One of the reasons I rarely watch MSNBC is the commercials. There always seems to be a new low—like hearing New Order’s “Blue Monday” in a Volvo ad. Here was a band that wouldn’t even print its lyrics in the liner notes. You had to be one of the initiated; this was an elite club. And now New Order is enticing the very few people who can afford a 2022 Volvo into another kind of elite club.

For millennials and everyone younger, the sale price on music began going south with Napster in 1999. This new expectation of having what you want for free was a major devaluation of an art form that, in my time at least, was the first thing to make you part with money you considered “my own.” The brilliant con of Sean Parker was feeding young minds with the notion that it was the evil record industry they were in their rights to pilfer from. This was the start of supplanting one “legacy” exploitative corporate behemoth with the exploitative corporate behemoth of Big Tech, only to hurt the newly named class of “creatives” even more.

Napster launched a year after Macdonald was fired from SNL, and it seems no coincidence that those last two years of the millennium and the ballooning dot-com bubble were the death knell for any stigma against shilling for corporate. As the recent documentary Woodstock 99: Peace, Love, and Rage suggests, the desires of the individual at this disastrous event threatened the welfare of the collective, which is oddly parallel to how Napster threatened the welfare of musicians by encouraging individual music consumers to think of themselves first and only.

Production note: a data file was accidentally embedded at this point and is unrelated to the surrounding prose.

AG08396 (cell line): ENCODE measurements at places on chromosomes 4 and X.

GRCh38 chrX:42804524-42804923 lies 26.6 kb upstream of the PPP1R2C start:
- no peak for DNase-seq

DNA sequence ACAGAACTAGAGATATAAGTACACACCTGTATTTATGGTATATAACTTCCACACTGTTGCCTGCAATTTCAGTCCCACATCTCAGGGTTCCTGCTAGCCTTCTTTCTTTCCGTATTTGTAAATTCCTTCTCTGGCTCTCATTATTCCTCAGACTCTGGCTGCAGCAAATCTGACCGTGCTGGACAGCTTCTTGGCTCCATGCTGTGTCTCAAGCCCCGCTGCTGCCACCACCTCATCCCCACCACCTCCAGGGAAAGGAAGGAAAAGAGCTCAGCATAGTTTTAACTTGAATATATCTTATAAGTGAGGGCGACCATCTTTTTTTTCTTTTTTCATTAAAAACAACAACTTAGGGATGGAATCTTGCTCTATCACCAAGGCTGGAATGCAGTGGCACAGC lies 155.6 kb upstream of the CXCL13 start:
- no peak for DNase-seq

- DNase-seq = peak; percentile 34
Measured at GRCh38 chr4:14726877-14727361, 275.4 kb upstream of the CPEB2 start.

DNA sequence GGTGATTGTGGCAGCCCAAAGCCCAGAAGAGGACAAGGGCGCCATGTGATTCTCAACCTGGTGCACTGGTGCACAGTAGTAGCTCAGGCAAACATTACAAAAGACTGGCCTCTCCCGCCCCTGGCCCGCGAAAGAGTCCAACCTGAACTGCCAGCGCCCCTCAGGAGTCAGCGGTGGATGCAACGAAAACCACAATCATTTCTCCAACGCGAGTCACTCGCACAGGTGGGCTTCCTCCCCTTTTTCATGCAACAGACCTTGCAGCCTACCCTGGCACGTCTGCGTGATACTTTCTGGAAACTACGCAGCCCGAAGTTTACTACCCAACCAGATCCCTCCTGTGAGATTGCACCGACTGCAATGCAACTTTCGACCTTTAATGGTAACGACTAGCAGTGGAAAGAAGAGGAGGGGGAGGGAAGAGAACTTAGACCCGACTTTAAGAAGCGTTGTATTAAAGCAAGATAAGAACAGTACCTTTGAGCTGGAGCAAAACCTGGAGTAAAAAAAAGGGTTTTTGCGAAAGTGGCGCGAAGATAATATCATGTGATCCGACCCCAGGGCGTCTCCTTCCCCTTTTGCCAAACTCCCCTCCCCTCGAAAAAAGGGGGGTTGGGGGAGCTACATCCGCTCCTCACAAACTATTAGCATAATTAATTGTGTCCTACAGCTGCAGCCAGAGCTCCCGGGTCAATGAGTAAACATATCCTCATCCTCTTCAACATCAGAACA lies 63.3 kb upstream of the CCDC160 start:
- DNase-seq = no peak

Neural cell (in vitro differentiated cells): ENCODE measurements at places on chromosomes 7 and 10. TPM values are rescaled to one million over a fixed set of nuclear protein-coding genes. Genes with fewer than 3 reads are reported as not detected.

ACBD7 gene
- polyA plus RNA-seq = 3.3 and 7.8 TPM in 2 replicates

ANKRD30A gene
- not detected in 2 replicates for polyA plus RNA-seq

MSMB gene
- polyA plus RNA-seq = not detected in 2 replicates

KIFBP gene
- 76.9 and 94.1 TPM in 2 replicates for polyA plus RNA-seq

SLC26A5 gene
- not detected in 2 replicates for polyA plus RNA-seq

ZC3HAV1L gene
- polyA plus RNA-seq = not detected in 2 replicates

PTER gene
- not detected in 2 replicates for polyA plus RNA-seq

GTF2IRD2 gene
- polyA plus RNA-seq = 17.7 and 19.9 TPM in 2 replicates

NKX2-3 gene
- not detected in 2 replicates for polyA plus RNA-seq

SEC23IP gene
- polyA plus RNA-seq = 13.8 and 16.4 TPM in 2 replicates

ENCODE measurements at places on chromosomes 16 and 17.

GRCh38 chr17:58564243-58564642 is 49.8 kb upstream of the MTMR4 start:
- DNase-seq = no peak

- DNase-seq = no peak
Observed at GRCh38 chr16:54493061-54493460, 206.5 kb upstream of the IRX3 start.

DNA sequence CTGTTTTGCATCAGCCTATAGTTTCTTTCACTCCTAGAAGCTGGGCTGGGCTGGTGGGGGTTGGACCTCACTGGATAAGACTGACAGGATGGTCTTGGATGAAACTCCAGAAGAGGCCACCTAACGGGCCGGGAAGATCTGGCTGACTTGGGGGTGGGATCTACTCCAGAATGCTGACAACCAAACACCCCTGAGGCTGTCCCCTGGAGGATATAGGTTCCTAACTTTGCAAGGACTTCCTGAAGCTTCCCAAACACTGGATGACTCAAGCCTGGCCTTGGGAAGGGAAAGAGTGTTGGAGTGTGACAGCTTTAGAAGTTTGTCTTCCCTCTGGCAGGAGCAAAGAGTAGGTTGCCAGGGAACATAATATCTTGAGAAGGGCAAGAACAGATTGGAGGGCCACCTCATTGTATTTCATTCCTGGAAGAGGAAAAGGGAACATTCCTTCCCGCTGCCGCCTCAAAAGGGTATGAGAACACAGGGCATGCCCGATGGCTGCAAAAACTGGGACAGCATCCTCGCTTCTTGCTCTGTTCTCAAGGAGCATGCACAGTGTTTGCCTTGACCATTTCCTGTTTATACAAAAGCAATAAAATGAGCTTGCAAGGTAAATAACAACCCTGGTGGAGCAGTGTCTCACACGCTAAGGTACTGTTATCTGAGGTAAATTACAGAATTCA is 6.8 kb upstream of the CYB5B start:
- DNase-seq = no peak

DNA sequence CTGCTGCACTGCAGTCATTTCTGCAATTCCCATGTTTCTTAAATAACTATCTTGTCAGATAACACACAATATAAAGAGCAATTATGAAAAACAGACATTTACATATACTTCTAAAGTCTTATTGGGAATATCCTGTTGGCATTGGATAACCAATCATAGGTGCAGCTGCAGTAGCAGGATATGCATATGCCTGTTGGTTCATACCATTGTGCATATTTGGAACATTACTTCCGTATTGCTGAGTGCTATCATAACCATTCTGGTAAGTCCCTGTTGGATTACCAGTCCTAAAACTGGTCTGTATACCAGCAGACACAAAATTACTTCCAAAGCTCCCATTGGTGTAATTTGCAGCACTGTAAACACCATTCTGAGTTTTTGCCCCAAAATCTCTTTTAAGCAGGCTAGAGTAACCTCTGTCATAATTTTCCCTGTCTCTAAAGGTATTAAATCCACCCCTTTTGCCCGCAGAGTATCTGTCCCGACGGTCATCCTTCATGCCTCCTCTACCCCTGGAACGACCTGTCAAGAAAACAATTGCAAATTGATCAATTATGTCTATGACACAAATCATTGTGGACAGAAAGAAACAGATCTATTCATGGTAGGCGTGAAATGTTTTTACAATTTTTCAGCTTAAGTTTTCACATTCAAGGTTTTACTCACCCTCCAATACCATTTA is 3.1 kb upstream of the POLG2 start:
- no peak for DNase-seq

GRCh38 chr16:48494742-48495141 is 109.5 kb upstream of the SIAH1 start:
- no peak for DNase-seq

This initial devaluation of value was a brilliant turn. We now know that to get people to click the checkbox next to “Use every bit of data about my online life any way you like,” you first implant the idea that art and entertainment should be free—no barriers or guardrails. This concept was actually in place long before digital. Contemporary antitrust law was written so that the only goal of competition policy is “consumer welfare,” defined as low prices. It’s fairly ironic that William McKinley—a president whose name has been taken off more schools than any other—wisely said, “Cheap merchandise means cheap men and cheap men mean a cheap country.”